David Dado, a Westminster College senior biology major, received an undergraduate research grant from Westminster's Drinko Center for Excellence in Teaching and Learning.
Westminster College will participate in Global Youth Service Day April 24-26 with a variety of community service projects.
Westminster College will host its annual Passover Seder Tuesday, March 23, from 5:30-7:30 p.m. in the Witherspoon Lakeview Room of the McKelvey Campus Center.
Dr. David Goldberg, Westminster College associate professor of philosophy, and junior philosophy and economics major Michael Gorman presented papers at the fall meeting of the West Virginia Philosophical Society Oct. 8-9 at the University of Pittsburgh, Johnstown.
Westminster College faculty and staff participated in New Wilmington Elementary School's annual International Day May 20.
The Corporation for National and Community Service (CNCS) honored Westminster College with a place on the 2012 President's Higher Education Community Service Honor Roll for its support of volunteering, service-learning, and civic engagement.
NEW WILMINGTON, Pa. - The Mortar Board Target chapter at Westminster College was among the outstanding Mortar Board chapters to be recognized at the 2012 Mortar Board National Conference in Chicago in July.
NEW WILMINGTON, Pa. - Westminster College's Drinko Center for Experiential Learning named recent Westminster graduate Marah Alouise `13 as its newest Pennsylvania Campus Compact-Volunteer in Service to America (PACC-VISTA).
Today, Dr. Richard Dorman, president, Westminster College, will join President Obama, the First Lady, and Vice President Biden along with hundreds of college presidents and other higher education leaders to announce new actions to help more students prepare for and graduate from college.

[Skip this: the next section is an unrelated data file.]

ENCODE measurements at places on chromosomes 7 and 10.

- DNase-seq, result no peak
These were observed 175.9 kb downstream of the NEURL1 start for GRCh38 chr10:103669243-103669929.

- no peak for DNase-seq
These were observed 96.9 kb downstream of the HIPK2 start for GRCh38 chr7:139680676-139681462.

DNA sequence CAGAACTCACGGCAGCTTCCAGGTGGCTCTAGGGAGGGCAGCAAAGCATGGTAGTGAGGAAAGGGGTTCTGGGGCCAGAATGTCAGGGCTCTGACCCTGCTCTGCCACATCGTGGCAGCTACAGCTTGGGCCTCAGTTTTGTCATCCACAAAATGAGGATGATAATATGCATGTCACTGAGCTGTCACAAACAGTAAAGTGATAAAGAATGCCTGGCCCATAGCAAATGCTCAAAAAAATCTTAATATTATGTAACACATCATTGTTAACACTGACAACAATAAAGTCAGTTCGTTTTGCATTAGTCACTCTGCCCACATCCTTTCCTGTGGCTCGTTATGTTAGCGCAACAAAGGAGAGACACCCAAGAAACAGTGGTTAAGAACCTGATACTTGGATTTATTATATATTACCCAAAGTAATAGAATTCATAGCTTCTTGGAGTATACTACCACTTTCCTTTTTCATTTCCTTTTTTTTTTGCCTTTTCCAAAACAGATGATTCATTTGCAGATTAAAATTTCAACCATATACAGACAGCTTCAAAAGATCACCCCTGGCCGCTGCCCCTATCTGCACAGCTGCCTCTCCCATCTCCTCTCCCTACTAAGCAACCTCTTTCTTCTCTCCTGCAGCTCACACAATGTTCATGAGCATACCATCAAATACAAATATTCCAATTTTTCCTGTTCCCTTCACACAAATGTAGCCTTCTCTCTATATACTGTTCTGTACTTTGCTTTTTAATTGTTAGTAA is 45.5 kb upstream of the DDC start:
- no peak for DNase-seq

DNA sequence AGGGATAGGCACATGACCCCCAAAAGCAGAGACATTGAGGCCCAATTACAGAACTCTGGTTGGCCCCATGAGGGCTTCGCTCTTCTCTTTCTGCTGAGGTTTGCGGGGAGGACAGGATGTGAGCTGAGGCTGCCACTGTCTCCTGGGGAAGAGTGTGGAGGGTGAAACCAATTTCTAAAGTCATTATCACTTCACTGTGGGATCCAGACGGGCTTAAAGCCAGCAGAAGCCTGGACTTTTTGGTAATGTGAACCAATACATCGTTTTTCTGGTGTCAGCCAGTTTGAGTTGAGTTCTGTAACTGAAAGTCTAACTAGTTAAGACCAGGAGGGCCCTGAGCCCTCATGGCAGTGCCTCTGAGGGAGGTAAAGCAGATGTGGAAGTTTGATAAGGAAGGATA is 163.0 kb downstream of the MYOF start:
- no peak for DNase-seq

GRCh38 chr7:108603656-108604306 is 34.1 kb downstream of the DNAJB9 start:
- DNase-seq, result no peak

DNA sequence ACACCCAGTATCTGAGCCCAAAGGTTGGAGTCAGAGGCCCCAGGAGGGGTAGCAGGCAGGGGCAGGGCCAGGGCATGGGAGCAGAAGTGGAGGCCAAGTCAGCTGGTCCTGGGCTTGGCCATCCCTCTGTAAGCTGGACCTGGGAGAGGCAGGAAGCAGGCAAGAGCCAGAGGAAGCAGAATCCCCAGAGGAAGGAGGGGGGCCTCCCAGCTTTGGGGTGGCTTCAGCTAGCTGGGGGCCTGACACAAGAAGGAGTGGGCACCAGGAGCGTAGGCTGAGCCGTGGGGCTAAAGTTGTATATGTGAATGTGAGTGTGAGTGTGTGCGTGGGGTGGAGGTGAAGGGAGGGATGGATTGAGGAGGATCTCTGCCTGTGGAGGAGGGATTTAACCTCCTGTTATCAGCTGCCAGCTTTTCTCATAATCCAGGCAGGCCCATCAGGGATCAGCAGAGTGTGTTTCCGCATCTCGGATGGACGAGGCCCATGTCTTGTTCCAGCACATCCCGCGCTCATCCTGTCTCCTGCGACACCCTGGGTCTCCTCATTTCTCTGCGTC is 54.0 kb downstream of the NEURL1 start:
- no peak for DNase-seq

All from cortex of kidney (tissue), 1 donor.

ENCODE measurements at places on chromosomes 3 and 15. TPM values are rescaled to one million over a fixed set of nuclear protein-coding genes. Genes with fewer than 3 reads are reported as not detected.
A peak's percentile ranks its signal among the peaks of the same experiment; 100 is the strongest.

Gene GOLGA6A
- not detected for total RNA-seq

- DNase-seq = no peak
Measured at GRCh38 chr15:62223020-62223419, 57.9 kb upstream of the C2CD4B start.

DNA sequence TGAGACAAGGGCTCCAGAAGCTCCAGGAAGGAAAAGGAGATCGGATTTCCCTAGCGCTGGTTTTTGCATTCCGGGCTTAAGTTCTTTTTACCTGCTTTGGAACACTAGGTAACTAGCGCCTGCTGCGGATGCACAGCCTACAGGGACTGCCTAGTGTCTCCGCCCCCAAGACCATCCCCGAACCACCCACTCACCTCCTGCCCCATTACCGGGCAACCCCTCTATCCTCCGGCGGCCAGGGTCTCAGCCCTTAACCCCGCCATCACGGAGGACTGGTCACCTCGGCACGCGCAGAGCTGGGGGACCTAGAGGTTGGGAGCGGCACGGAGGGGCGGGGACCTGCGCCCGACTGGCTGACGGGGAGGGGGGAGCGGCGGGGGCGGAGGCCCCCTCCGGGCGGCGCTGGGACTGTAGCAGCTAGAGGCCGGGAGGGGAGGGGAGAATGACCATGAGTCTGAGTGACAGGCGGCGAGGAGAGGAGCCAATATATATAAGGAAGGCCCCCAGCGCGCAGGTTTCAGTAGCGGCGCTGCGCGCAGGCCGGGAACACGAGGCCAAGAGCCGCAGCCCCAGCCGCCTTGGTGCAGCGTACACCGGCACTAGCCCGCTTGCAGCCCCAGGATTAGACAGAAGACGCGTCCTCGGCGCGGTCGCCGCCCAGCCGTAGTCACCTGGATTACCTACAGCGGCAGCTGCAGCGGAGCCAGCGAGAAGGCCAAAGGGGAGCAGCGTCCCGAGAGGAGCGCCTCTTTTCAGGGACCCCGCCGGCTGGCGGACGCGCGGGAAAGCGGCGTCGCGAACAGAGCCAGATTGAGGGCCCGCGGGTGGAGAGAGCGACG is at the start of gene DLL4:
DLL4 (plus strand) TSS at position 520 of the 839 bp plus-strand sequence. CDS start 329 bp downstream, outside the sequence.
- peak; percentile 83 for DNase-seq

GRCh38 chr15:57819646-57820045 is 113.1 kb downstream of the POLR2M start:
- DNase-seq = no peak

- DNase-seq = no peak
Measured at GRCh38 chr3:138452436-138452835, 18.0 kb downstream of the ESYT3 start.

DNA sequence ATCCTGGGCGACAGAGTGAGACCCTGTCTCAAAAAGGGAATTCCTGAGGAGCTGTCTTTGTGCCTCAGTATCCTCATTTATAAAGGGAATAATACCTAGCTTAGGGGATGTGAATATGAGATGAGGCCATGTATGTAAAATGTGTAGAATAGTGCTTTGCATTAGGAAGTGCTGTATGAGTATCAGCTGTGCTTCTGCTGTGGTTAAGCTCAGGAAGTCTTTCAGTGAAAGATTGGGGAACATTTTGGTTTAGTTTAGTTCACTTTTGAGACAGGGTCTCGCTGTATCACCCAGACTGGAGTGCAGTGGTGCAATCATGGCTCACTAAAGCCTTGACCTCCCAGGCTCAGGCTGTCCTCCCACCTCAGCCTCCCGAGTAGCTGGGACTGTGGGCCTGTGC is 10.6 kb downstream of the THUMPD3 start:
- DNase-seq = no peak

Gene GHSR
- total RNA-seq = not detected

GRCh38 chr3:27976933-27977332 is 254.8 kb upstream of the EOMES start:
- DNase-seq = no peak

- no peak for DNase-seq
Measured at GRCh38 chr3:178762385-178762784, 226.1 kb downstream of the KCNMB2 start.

Ruby Bridges, the first African American child to desegregate a New Orleans elementary school in 1960, will tell her story Friday, Nov. 5, at 7 p.m. in Westminster College's Orr Auditorium.
Bridges was a pioneer in school integration at the age of six, when she was selected to spend her first-grade year in what had previously been an all-white elementary school.
"That first morning I remember mom saying as I got dressed in my new outfit, 'Now, I want you to behave yourself today, Ruby, and don't be afraid. There might be a lot of people outside this new school, but I'll be with you. That conversation was the full extent of preparing me for what was to come," Bridges said.
Bridges and her teacher attended this school every day alone for an entire year. Both her father and grandparents lost their jobs because of the problems associated with her going to this school.
"It took me a while to realize just how important that sacrifice was that my parents made," Bridges said, who now focuses on education, children, and family. "The biggest problem today, I think, is that parents are not as involved with their children's education as they used to be."
All proceeds from Bridges book, "The Education of Ruby Nell," go to the Ruby Bridges Foundation, which provides a unique education program that brings diverse populations together to develop relationship-building skills, strategies to collaborative work for social change, and a robust appreciation of differences all carefully aligned with state standards and classroom curriculum.
The event is sponsored by the Westminster College Student Government Association, the Diversity Symposium, the First Year Program, The Education Department, and the office of Diversity Services.
The event is free and open to the public, and will be followed by a book signing. Books will be available for purchase.
For more information, contact Dr. Amy Camardese, assistant professor of education and coordinator of this event, at (724) 946-7183 or e-mail firstname.lastname@example.org.
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